I’ve actually never thought of myself as a vegetarian. I pretty much went from hard-core meat eater, to ‘flexitarian’, to vegan. It’s hard to believe (and definitely not immediately apparent), but the dairy and egg industries are even crueler than the meat industry. For example, did you know that in the egg industry, male chicks serve no purpose (because they can’t lay eggs), so they’re ground up alive in a macerator the same day they’re born? That blew my mind. And, the females have a large portion of their beaks cut off with a burning hot blade without any painkillers. After two years laying eggs, hens’ fragile bodies are spent, can no longer produce enough, and are sent to the slaughterhouse. Scroll down for more about the dairy industry.
What are your best tips for raising vegan kids?
I’ve only just begun parenting (my daughter is two), so I’m constantly learning, but here are a few tips I know I would have appreciated if I was new to veganism at the beginning of my parenting journey:
- Know that plant-based diets are healthy in pregnancy, infancy, and childhood. In fact, vegans have lower rates of heart disease, diabetes, cancers, and obesity than non-vegans.
- Remember that doctors are not nutritionists and that most of them studied nutrition for a mere matter of hours. If they are recommending that your child consume milk, eggs or meat, they’re misinformed.
- If you’re worried about missing an important nutrient in your child’s diet, you’re not alone. I think all parents, vegan or not, stress about this sometimes. Daily multi-vitamins are a great way to ensure your child is getting everything they need. Just head to your local vitamin shop where there will be options.
- Don’t stress over the small things: if my daughter is at a birthday party and she wants a slice of the non-vegan birthday cake, I’ll let her, not because I think it’s okay for her to eat animal products, but because I don’t want her to end up resenting veganism in the long-run.
- If your child drinks cow milk and you’d like to wean them off, try mixing the cow’s milk they’re used to with plant-based milks. Add more and more of the plant milk until it’s the only thing left in the cup or bottle!
- If Roen had needed infant formula, I would have used a soy version (nutritionally, soy milk is the closest thing to breast milk). Past year one, if she had needed a ‘white substance’ in her bottle for comfort (she didn’t), I would have chosen soy milk.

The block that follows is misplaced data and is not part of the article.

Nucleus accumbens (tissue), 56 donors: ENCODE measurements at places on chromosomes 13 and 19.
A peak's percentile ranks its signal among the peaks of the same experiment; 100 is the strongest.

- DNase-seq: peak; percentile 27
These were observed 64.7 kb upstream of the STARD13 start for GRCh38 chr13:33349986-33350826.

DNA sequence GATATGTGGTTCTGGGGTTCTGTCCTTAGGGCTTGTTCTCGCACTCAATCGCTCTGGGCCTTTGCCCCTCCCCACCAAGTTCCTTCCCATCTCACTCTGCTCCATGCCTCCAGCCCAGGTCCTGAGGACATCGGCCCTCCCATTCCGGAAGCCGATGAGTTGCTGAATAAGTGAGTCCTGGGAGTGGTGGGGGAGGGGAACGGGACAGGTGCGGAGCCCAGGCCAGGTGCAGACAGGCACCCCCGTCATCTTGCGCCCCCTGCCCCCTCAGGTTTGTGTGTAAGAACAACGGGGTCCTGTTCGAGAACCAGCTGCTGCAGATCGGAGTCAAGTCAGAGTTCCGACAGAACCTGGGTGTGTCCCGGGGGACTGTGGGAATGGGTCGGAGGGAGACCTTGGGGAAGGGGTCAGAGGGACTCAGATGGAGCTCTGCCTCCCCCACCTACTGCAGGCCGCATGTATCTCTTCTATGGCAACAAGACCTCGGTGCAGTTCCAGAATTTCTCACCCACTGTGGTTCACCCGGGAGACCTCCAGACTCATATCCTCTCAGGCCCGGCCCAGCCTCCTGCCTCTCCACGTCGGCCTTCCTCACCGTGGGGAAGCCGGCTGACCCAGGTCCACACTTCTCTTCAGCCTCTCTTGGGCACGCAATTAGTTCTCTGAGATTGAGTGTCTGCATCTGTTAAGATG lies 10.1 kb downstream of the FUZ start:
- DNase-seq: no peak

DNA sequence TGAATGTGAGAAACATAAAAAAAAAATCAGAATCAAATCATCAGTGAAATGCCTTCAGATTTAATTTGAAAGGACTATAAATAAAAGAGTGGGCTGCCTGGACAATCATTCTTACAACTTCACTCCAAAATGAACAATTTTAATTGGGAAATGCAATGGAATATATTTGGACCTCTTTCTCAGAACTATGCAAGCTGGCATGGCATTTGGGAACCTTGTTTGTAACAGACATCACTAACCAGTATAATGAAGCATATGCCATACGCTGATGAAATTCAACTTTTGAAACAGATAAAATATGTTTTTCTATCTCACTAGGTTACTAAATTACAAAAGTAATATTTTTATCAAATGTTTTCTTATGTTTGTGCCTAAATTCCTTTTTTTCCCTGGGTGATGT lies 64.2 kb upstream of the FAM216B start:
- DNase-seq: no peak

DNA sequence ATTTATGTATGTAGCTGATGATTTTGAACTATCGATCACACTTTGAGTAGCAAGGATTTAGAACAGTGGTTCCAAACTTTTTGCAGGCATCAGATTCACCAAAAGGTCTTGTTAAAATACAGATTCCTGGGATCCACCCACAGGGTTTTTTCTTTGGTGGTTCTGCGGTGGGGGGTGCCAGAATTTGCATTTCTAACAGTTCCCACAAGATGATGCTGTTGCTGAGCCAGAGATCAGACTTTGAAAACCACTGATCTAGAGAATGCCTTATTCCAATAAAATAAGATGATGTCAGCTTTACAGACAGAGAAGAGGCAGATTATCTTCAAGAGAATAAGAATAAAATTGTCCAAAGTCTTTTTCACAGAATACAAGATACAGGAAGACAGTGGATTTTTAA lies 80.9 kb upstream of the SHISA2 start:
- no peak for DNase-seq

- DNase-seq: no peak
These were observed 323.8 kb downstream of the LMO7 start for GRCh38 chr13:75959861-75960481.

Why is milk and dairy so bad?
I never fully understood how bad the dairy industry is until I became a mother. Growing up, I just assumed that all cows produced milk naturally, all the time. In the movie Meet The Fockers, actor Robert De Niro states that anything with nipples can make milk. It dawned on me that this was true. Rats, zebras, bears and any other mammal with nipples produce milk…for their babies.
We, humans, are the only species who drink the milk of another species. In order for us to drink milk, humans must artificially inseminate cows (who go through nine months of pregnancy, just like we do), and then take their newborn babies away from them (most often within 24 hours after birth) so that we can drink the milk. This is the case at all dairy farms, including those that are small, family-owned or organic. After four to six years of pregnancies and births, when the mama cows’ bodies are spent, their reward is a trip to the slaughterhouse where they’re killed for hamburger meat. If you’re as shocked as I was to learn this, watch this great clip from the BBC about a dairy farmer who’s trying to make some positive changes on his ranch.
Cruelty aside, there are also countless health reasons our family avoids dairy. As a kid, my mom never let me drink milk when I had a cold because it increased my body’s mucus production. Essentially, all the hormones found in milk were growing the virus my body was fighting. (Even so-called “hormone-free” dairy has hormones, because milk naturally contains growth hormones to turn baby calves into thousand-pound animals.) Later in life, I realized that milk can do the same thing to other more serious viruses, too. Going off dairy also drastically reduced the adult acne I experienced in my late teens / early twenties. If you’d like to read more about milk, here is a great resource from Dr. Neal Barnard on some of the myths about dairy that marketers have perpetuated for decades.
One of Jillian’s hardest tasks is finding quick, easy, and nutritious meal ideas that are kid-friendly. Where do you find your inspiration? What are your go to’s?
I’m not a big meal planner and I can’t say I refer to cookbooks much when it comes to cooking everyday family meals. My strategy is to stock my fridge and pantry with whole, plant-based ingredients and work with what I’ve got. I rely on some simple tricks to making foods delicious, like adding fat (vegan butter, avocado, tahini, oil), acid (lemon, lime, vinegar) and sea salt.
The standard ‘building blocks’ to our family dinners are:
- A grain, like quinoa, rice, grain-based pasta, farro, wheat berries or couscous.
- A protein-rich ingredient like tofu, lentils, chickpeas, edamame beans, black/navy/kidney beans or tempeh.
- Greens and veggies, like broccoli with vegan butter (a big favourite), steamed spinach, cucumber, asparagus or green beans.
- A yummy sauce, which could be as simple as olive oil and lemon juice or tahini mixed with water and tamari.
- A nutritious topping, like hemp hearts, nutritional yeast, sesame seeds or sunflower seeds. There are so many different combinations of the above that result in delicious, kid and parent-friendly dinners.
Also, don’t feel like you’re always having to come up with something new and exciting. Stick to what you and your kid like. We have steamed broccoli almost every night! Same goes for quinoa, tofu, and avocado. Here are more ideas for what to feed your vegan baby.
I hope that helps everyone! If you have any questions for Erin feel free to share them in the comments below and we will try to get them answered for you! If there are enough, maybe we’ll do a follow up Q&A!!